While appreciating that it is not my hon. Friend's direct responsibility, may I ask him to knock heads together a little harder so that the British public can see football on a limited scale on television at home? Does he agree that it really is not acceptable that, to see a recorded television match, one must go to a public house or a public place?

Mr. Macfarlane

These exchanges have been most useful. I believe that those outside this House who are responsible for conducting the negotiations will take note of the general view of hon. Members. I personally hope that they will echo the sentiments expressed this afternoon.

Mr. Hoyle

Will the Minister call a meeting of the Football League and television authorities and put it to them strongly that millions of people want to see football continue to be shown on television and that the gap between them is not large? If he uses his good offices in that way and seizes the initiative, I am sure we can keep football on the TV screens.

Mr. Macfarlane

One must remember the locus of the Minister with responsibility for sport in these affairs. I assure the House that I have had detailed meetings—as indeed have my officials, on more than one occasion—with representatives of the BBC, IBA and the Football League. Meetings are to take place later this week, and I shall certainly draw to the attention of those representatives what has been said in the House today.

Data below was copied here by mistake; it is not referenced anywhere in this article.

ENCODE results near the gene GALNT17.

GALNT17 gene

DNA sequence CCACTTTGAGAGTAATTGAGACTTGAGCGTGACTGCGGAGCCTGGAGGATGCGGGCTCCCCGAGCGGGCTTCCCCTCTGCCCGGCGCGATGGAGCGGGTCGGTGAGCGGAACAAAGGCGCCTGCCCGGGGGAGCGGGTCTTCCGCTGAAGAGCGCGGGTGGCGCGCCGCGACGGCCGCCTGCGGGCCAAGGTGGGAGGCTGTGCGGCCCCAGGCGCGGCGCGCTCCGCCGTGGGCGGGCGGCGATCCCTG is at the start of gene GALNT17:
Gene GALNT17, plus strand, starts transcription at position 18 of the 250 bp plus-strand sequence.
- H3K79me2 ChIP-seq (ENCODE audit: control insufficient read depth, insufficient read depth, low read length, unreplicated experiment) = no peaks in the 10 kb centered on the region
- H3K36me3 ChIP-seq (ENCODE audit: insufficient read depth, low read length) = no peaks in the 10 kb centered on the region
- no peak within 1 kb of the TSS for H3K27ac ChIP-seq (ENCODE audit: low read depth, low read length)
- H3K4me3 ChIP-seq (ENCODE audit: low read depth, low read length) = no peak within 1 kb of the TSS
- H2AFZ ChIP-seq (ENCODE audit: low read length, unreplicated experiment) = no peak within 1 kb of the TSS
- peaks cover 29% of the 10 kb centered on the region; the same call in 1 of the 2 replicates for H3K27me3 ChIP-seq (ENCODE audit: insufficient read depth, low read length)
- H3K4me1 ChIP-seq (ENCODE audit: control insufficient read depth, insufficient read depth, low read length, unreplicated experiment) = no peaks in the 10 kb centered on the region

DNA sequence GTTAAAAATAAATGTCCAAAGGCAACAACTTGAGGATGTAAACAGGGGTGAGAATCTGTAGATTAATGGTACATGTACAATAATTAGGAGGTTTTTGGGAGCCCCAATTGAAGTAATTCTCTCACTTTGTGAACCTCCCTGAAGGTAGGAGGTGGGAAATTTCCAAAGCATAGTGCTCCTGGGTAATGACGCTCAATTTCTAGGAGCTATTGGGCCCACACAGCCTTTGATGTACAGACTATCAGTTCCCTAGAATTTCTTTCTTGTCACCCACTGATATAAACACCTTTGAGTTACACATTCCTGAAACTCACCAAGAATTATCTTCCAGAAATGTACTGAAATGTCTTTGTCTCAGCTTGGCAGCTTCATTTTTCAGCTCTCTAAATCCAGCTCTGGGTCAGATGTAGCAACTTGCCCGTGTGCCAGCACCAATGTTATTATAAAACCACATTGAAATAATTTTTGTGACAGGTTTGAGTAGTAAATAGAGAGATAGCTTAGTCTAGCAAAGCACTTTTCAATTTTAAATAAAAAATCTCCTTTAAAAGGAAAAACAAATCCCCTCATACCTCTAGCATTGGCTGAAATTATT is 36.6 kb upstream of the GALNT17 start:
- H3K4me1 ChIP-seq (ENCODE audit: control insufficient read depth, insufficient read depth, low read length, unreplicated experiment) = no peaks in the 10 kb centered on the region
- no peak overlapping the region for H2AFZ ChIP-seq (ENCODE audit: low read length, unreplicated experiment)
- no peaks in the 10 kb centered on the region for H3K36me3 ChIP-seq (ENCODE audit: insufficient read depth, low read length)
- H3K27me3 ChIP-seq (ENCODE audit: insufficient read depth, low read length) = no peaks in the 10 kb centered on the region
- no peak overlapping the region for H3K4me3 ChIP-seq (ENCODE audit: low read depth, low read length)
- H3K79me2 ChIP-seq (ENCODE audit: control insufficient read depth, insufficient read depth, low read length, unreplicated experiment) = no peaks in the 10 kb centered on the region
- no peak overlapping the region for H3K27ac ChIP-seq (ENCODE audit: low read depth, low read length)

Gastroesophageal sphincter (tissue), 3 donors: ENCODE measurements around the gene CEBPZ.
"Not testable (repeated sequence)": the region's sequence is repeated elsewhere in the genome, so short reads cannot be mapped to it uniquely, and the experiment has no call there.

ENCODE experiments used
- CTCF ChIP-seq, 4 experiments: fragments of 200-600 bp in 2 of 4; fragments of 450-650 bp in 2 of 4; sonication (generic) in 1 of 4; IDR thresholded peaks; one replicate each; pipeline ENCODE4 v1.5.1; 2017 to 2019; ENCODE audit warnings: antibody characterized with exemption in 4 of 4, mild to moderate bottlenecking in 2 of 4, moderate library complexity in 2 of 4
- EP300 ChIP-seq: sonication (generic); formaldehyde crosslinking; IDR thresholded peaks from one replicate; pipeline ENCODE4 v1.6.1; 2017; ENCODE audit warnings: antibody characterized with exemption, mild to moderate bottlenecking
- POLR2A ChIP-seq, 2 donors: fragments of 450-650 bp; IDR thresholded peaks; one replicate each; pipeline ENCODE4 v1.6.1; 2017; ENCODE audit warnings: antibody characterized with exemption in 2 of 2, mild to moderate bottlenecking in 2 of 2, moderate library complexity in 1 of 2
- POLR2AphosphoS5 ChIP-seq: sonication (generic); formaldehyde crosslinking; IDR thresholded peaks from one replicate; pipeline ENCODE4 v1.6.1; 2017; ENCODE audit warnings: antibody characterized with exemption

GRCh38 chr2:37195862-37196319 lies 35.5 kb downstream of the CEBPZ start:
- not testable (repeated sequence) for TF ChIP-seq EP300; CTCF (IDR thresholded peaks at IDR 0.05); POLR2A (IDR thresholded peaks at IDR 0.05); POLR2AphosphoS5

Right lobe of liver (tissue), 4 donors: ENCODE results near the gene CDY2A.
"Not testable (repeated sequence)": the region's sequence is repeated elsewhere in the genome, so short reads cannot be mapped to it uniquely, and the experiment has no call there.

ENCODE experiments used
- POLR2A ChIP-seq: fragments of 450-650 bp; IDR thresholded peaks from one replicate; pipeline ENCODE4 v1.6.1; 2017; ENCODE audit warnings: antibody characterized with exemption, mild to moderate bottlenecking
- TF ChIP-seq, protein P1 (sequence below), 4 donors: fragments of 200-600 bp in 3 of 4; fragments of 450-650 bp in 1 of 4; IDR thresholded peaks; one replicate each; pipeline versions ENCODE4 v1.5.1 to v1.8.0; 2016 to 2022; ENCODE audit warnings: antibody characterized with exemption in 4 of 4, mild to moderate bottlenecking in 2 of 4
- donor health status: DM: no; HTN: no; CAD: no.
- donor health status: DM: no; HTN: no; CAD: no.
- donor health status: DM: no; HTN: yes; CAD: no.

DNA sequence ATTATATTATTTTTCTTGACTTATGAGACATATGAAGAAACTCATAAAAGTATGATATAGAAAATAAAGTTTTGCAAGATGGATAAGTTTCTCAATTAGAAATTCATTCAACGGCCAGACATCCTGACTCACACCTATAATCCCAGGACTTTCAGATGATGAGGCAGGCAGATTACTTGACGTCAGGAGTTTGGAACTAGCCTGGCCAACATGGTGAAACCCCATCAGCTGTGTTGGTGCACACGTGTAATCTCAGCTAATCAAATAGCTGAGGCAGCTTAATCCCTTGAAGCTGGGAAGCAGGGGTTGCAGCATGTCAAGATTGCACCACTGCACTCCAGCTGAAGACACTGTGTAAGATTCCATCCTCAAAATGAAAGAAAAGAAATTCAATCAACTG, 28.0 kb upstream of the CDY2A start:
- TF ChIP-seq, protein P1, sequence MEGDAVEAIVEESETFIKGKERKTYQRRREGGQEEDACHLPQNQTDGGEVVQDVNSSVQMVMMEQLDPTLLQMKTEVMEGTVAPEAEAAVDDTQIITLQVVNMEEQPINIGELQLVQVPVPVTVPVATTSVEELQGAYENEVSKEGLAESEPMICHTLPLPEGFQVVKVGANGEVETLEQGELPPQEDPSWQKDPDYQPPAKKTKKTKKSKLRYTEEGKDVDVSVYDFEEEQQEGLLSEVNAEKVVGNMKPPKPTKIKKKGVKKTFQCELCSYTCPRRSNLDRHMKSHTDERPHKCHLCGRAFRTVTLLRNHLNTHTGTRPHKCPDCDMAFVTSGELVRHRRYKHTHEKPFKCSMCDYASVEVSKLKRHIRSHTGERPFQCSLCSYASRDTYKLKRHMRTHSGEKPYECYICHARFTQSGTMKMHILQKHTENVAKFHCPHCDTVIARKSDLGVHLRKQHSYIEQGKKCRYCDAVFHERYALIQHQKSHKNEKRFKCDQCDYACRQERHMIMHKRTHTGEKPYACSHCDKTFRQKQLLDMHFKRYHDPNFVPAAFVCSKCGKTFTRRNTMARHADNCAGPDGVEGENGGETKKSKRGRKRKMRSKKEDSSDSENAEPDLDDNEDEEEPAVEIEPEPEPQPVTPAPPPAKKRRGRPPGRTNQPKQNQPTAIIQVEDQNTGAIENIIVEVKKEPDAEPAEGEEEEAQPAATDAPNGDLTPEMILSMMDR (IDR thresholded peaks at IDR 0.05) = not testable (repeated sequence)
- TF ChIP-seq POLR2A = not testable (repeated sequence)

Mr. Squire

Will my hon. Friend nevertheless undertake to resist any calls for grants to be made available for those who suffer from deprivation of televised football?

Mr. Macfarlane

I take note of my hon. Friend's comment.

Mr. Denis Howell

Does the Minister appreciate that we welcome his intervention in a matter of great public concern? Will he intervene even further if necessary, supporting the Office of Fair Trading, which is reported today to be intervening because the public interest would not be served if young people, the housebound and the ill in our society were prevented from watching football without having to enter licensed premises? There is much disquiet about that. On the other hand, I hope the Minister has represented to the television authorities that they should pay an adequate sum for the hours of television they get and, if necessary, relax their advertising rules about shirt advertising to bring them in line with other sport to provide the financial assistance which football needs. Is the Minister aware that we will support any initiative he takes to bring that about?

Mr. Macfarlane

I am grateful to the right hon. Gentleman for those observations. I shall certainly maintain the closest contact with the individual authorities in the ensuing 48 hours. As for the Office of Fair Trading, the right hon. Gentleman must understand that this is primarily the responsibility of my right hon. and noble Friend the Secretary of State for Trade. I counsel the right hon. Gentleman not to believe all that he read in one newspaper today. I understand that the Office of Fair Trading has yet to receive any draft documents, and clearly it has not been able to form a view. However, I take note of the right hon. Gentleman's comments.